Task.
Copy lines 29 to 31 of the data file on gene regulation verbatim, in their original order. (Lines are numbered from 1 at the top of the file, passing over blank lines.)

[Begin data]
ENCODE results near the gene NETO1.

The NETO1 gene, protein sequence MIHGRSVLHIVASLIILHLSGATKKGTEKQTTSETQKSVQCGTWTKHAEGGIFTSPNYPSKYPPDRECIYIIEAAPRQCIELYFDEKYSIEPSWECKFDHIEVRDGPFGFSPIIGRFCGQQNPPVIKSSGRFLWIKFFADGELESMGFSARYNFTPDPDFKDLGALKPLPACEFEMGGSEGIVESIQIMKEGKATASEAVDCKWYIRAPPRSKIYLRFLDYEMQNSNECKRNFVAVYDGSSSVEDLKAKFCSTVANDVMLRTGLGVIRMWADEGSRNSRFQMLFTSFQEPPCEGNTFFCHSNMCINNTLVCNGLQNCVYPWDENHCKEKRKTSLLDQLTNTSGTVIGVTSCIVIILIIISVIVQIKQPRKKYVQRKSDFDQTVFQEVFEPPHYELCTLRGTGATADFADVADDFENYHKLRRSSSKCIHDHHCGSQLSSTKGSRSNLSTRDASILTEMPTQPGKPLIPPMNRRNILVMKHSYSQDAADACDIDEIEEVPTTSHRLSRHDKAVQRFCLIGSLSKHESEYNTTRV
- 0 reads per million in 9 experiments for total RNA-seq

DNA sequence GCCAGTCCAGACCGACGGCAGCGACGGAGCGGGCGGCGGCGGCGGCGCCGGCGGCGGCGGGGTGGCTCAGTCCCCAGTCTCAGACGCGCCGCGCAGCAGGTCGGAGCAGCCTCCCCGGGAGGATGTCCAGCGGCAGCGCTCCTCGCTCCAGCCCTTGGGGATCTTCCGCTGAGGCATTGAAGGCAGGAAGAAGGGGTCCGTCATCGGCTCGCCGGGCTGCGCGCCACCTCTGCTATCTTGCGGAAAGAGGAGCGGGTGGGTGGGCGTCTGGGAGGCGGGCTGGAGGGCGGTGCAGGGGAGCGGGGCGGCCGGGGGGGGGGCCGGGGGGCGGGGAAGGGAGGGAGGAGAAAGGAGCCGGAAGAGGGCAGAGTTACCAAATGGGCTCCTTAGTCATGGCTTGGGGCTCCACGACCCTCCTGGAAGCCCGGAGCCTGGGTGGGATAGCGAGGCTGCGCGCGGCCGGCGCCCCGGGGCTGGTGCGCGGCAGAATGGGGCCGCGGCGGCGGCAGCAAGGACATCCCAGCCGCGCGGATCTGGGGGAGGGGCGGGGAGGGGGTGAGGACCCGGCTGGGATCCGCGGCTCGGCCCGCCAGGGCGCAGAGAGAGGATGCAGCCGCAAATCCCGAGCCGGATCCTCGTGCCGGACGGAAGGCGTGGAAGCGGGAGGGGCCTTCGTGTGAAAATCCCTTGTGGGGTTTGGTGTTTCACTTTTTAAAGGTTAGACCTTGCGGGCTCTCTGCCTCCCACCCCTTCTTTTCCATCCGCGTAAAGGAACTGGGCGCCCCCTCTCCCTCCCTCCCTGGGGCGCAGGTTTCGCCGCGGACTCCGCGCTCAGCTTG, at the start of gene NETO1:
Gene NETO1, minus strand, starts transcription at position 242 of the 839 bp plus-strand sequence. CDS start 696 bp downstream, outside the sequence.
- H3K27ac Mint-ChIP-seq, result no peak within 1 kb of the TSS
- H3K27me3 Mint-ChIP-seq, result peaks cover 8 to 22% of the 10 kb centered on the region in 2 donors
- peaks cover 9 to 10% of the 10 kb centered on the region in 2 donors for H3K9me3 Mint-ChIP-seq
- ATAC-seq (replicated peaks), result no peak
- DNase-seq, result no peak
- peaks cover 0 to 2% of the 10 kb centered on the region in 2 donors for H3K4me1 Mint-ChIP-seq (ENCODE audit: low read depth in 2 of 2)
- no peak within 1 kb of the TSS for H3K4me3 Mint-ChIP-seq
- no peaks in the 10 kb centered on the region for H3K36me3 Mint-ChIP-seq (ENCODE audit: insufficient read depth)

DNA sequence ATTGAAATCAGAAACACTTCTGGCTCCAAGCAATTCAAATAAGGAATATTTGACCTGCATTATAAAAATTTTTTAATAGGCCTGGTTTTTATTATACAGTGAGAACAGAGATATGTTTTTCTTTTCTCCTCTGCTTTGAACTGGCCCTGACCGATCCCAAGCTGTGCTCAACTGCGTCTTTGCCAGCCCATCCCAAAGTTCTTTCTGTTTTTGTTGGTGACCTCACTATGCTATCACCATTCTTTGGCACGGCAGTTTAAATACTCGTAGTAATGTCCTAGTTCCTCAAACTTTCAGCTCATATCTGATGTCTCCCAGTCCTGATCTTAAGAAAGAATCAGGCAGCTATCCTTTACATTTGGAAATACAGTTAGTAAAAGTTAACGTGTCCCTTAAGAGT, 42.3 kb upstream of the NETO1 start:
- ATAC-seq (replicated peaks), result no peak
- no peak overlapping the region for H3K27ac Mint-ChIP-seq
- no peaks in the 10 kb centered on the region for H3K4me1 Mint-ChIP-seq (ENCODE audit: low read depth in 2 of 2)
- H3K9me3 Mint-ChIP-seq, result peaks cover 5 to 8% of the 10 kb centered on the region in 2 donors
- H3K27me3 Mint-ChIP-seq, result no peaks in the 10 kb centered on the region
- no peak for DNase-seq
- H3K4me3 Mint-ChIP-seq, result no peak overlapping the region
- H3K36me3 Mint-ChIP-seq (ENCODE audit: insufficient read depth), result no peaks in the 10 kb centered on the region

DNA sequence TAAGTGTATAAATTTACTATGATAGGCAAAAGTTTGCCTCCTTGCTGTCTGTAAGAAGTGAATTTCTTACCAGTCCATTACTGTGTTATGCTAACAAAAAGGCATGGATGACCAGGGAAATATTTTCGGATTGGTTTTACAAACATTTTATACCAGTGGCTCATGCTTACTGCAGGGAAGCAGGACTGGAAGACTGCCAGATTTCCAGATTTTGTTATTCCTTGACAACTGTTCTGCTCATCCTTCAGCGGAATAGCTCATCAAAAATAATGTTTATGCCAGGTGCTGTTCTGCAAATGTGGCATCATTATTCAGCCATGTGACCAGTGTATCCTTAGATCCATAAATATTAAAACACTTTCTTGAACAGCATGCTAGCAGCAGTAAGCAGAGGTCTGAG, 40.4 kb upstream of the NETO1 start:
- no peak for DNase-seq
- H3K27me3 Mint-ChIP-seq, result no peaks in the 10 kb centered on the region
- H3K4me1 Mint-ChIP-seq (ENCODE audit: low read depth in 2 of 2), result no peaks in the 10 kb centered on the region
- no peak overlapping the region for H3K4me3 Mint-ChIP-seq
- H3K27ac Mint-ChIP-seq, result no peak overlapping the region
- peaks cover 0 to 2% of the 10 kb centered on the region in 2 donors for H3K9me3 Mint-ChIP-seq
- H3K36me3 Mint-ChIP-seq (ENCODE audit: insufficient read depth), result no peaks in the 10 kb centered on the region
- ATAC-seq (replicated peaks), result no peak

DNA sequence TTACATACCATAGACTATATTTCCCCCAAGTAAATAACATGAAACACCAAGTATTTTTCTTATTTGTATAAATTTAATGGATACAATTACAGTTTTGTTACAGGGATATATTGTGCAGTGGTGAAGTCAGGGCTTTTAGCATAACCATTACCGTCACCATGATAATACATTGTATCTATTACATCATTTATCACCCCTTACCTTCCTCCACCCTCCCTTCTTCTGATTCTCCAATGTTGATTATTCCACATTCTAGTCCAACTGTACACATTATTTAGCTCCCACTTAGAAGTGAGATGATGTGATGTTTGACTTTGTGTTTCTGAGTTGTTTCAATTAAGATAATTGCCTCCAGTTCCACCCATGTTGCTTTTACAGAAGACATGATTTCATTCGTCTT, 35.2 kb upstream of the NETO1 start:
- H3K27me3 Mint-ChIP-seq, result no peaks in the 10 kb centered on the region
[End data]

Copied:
- peaks cover 0 to 2% of the 10 kb centered on the region in 2 donors for H3K9me3 Mint-ChIP-seq
- H3K36me3 Mint-ChIP-seq (ENCODE audit: insufficient read depth), result no peaks in the 10 kb centered on the region
- ATAC-seq (replicated peaks), result no peak